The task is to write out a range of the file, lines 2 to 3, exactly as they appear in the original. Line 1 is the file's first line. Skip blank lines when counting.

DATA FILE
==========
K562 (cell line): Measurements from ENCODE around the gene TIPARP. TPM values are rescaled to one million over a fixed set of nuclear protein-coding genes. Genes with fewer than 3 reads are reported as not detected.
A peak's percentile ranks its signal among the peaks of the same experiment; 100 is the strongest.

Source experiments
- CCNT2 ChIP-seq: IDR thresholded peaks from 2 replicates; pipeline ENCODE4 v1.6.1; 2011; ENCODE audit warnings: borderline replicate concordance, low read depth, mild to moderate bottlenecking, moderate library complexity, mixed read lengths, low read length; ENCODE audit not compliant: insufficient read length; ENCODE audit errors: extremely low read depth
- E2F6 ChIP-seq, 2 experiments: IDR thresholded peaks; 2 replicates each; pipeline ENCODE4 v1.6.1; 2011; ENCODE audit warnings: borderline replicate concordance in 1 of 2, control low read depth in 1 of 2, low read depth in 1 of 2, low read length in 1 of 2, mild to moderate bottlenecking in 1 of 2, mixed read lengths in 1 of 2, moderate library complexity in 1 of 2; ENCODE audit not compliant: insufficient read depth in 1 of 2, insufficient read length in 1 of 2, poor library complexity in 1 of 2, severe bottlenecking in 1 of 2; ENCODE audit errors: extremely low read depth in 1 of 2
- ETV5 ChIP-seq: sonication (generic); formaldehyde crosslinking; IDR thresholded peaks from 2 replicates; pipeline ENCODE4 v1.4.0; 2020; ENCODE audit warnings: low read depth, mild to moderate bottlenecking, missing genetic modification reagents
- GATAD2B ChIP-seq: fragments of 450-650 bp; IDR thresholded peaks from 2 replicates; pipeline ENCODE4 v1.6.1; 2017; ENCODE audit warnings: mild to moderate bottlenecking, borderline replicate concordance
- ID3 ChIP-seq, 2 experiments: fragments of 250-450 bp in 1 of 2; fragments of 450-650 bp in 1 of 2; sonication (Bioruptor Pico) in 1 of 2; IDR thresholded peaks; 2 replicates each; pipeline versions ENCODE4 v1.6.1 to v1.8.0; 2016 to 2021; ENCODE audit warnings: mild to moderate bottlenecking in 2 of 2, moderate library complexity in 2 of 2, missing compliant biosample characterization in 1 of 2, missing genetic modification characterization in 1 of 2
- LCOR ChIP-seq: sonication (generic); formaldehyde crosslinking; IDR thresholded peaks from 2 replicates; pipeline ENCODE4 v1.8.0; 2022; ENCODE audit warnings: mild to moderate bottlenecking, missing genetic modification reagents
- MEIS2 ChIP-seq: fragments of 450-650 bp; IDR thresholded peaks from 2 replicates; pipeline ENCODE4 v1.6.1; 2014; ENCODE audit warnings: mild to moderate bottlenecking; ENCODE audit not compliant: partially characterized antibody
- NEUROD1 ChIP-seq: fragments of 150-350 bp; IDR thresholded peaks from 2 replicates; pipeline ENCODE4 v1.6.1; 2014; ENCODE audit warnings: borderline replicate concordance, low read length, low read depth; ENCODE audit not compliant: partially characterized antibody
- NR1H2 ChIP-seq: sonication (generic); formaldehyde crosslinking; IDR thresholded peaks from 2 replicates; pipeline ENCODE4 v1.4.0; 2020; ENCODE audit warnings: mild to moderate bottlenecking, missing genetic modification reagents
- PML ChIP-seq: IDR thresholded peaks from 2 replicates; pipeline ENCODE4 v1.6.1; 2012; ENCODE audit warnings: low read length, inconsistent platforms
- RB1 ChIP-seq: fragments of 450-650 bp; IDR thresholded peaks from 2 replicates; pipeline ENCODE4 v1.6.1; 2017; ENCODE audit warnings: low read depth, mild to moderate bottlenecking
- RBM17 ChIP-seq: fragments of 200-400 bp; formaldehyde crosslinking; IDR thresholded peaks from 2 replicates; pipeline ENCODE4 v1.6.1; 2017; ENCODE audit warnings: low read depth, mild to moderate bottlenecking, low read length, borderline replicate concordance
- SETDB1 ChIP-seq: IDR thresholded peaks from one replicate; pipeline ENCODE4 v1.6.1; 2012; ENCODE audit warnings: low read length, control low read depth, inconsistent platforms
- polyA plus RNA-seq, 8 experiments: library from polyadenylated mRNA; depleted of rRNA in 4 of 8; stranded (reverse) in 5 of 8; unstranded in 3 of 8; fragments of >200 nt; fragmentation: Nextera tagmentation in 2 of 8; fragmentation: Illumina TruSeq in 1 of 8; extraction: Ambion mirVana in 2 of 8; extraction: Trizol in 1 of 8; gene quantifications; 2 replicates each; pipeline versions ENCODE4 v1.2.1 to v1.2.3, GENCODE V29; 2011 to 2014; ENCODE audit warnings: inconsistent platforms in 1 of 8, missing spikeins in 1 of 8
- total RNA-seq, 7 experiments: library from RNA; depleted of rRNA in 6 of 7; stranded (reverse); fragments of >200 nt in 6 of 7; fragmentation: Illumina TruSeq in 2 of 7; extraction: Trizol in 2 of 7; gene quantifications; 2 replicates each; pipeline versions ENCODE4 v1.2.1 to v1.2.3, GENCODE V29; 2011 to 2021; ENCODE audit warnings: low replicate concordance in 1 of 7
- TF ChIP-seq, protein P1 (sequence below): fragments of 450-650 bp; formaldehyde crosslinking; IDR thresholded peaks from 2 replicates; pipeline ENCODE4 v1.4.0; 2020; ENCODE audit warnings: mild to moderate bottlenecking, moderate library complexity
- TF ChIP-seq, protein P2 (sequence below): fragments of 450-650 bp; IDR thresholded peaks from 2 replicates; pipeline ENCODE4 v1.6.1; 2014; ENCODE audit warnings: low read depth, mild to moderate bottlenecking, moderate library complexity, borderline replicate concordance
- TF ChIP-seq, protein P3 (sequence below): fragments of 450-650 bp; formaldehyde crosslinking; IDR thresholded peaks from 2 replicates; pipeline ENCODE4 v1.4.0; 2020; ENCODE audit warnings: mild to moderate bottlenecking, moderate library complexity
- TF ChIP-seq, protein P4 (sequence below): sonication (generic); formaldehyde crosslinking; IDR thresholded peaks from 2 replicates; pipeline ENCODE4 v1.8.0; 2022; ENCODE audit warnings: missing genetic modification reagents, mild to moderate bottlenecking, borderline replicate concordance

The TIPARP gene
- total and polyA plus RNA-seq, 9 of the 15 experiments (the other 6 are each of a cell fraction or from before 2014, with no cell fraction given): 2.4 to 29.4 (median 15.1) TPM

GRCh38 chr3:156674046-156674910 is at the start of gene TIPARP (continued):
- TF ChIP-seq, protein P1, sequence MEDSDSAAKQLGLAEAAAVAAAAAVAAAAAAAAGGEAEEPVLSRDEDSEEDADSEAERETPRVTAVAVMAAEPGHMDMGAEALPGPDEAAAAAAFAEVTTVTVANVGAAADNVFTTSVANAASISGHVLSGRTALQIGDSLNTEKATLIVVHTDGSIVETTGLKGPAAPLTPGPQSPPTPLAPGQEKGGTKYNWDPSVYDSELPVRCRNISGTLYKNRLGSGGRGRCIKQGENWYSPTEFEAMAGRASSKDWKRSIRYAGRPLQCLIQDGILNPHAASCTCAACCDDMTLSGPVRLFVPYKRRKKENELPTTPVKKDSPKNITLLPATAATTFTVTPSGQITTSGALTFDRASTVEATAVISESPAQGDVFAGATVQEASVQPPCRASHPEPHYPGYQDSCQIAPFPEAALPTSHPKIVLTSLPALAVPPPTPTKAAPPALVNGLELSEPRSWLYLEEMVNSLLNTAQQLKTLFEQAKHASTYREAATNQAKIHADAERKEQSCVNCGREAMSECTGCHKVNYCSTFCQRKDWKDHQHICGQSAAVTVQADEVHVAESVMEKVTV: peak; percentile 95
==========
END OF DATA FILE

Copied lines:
A peak's percentile ranks its signal among the peaks of the same experiment; 100 is the strongest.

Source experiments